Why Write?

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I wrote my first book when I was in my late fifties, it was never published. My second came at the age of sixty-two. It is being made into a Film.

Could that be an answer to that question; money, fame, adulation? Not for me, they were not my driving force, but if they are yours then read on, and see if you can do it. If I can, then perhaps you can too.

Let me introduce myself. I’m two years on from that age of first awareness into the intricacies of the publishing world and still pushing onwards and upwards, prising open closed doors as I go. I am, by vocation, a Licensed London Taxi Driver, driving the iconic ‘black cab’ around the congested streets of our Capital City, but I have been many things in my life. I was a Policeman, then a Licensee of three English Pubs, in one of which I was arrested for attempted murder, standing up to what I believed was right. I got away with it, but I haven’t tried it since, in case the ‘do-gooders’ in this world think more of the perpetrators of crime than the innocents. That incident was thirty odd years ago when sanity still had a voice in the world, I’m not sure what would happen today if I repeated it.

I had a steady life, one where I knew, more or less, my income and expenditure on a weekly basis. I could afford a modest to good standing of living, depending on how hard I wanted to work. That was until fate hit me hard where it hurt the most, in my pocket.

In November 2006 a van, driven irresponsibly, crashed into me and effectively put me out of paid work for almost four years. If you’ve got to this point in the story, and now are thinking…“are yes, he must have been paid thousands of pounds and stayed in the comfort of his home writing,” then you’re sadly wrong. I never received anywhere near what I lost, but I’m not going to bore you with details. That enforced time away from work was when I was dawn into writing and its brought me to where I am today.

The first story found an agent who sent if off to publishers who; ignored it. The agent gave me a choice. Go through the whole routine again, or self-publish with an established publisher who would do it all for you. At sixty-two, there was no choice as I saw it. If I wanted my work to be read then stuff the word ‘vanity’ and let’s get it done.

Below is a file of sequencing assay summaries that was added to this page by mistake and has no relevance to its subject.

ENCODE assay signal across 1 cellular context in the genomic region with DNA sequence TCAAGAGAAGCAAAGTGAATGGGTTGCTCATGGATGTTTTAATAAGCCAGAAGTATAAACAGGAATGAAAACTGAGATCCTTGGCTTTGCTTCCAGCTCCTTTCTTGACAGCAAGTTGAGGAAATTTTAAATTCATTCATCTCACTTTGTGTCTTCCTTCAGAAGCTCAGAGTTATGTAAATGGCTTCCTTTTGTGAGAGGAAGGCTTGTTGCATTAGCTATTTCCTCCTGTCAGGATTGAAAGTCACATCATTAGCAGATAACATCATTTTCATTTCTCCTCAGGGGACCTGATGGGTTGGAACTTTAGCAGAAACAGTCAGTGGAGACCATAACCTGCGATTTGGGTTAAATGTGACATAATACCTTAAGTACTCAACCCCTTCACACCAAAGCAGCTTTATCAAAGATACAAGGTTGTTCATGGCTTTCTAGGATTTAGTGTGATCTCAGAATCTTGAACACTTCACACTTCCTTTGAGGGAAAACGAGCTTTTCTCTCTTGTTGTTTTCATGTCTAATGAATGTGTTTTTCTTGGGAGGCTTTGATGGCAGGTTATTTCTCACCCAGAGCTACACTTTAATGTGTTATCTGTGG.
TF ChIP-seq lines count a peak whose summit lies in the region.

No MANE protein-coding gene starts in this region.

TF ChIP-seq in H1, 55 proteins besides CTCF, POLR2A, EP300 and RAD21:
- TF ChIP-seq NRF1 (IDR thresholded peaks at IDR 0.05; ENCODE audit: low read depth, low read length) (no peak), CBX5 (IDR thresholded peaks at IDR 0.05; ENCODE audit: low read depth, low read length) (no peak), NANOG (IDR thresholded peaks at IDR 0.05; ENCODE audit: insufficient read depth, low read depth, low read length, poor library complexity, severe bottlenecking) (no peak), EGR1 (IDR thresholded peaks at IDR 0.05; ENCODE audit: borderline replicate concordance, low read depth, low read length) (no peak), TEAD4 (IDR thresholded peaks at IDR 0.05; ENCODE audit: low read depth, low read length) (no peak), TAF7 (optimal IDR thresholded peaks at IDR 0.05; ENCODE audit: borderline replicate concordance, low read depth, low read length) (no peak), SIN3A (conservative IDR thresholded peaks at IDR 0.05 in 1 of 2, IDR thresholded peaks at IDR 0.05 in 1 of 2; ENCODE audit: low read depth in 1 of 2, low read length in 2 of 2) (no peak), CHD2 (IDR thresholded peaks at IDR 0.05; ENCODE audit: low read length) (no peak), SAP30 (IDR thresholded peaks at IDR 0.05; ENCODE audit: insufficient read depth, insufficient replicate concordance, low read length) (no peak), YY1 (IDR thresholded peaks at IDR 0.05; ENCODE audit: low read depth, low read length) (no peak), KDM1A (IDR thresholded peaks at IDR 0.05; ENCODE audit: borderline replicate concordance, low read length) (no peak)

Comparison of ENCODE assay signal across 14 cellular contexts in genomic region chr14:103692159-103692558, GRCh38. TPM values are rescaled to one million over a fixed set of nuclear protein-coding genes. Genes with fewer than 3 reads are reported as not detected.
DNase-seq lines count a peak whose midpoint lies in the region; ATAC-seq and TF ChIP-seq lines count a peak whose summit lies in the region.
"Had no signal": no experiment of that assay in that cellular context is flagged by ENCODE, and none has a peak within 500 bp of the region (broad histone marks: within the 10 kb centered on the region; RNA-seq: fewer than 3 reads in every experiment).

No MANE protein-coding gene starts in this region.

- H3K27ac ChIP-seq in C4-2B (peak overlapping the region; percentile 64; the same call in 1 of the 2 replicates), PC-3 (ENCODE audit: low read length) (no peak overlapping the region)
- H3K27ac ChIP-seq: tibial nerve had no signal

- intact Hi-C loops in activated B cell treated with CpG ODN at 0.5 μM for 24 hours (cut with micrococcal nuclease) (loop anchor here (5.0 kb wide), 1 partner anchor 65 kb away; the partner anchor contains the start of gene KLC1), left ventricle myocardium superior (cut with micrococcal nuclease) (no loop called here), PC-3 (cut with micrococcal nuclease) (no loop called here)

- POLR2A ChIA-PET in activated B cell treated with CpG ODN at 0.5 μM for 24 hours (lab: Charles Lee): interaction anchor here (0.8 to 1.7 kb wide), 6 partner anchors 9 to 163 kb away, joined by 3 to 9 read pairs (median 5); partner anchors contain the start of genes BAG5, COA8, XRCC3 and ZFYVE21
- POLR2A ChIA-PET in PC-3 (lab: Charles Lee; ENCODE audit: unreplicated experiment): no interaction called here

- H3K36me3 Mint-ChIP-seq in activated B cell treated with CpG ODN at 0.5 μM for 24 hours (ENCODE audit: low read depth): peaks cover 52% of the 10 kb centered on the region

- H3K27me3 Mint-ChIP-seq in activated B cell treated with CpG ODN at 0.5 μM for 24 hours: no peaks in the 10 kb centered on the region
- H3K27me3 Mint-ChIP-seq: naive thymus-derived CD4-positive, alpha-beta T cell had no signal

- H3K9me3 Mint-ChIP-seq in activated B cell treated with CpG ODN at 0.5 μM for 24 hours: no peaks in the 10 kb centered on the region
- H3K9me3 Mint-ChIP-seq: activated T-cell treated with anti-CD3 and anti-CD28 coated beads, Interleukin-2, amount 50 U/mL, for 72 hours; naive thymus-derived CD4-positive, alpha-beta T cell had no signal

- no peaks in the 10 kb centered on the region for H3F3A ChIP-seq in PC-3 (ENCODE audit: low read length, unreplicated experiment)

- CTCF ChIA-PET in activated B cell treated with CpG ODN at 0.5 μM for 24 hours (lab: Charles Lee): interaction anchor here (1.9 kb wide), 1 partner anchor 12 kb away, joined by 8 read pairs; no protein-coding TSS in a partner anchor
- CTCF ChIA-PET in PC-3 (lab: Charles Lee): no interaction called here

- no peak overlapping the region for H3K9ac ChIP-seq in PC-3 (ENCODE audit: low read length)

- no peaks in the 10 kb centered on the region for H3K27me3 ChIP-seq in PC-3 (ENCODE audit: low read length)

The Desolate Garden came out in March 2012, and has been likened, by reviewers, to The 39 Steps, by the Film Producer to amongst others The Constant Gardener and North By North-West and my writing, my Waterstones the largest book retailer in the UK, to Graham Greene. It wasn’t based on knowledge or experience as is the usual advice given, of ‘write of what you know about.’

The story is a spy, murder mystery and although admitting to being on both the right, and wrong side of the law, I had no first hand knowledge of murder nor spying. Mystery perhaps, as life can often be that, as I am now finding out once again.

It is a good story, but I wouldn’t say it’s a great literary work of art, my next will be. (that’s an attempt at a joke, the reverse of the normal self-effacing, stereotype English kind)

Your imagination is one of the greatest thing that God gave you, but it is a curse as well as a blessing. It is limited in scope, and can hold you back from taking that first step into the unknown.

Visualise yourself in a bookshop with your book staring back at you from a shelf, then move forward in time and see someone taking it to read, paying for what your imagination crafted. Take that step and enter the world that I have the great fortune to have discovered. Travel along the way that I tread.

The Desolate Garden…Amazon…co.

The Desolate Garden…Amazon…com

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About Daniel Kemp

Daniel Kemp, ex-London police officer, mini-cab business owner, pub tenant and licensed London taxi driver never planned to be a writer, but after his first novel —The Desolate Garden — was under a paid option to become a $30 million film for five years until distribution became an insurmountable problem for the production company what else could he do? Nowadays he is a prolific storyteller, and although it’s true to say that he mainly concentrates on what he knows most about; murders laced by the intrigue involving spies, his diverse experience of life shows in the short stories he compiles both for adults and children. He is the recipient of rave reviews from a prestigious Manhattan publication, been described as —the new Graham Green — by a managerial employee of Waterstones Books, for whom he did a countrywide tour of signing events, and he has appeared on ‘live' television.
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6 Responses to Why Write?

  1. emmalina says:

    inspiring words thanks getting published these days of the big corporates and celeb publishing is difficult.

  2. ksbeth says:

    what a cool personal story, you should write a memoir. there is hope for me yet! best, beth

  3. eadavisblog says:

    Very inspiring, sir!

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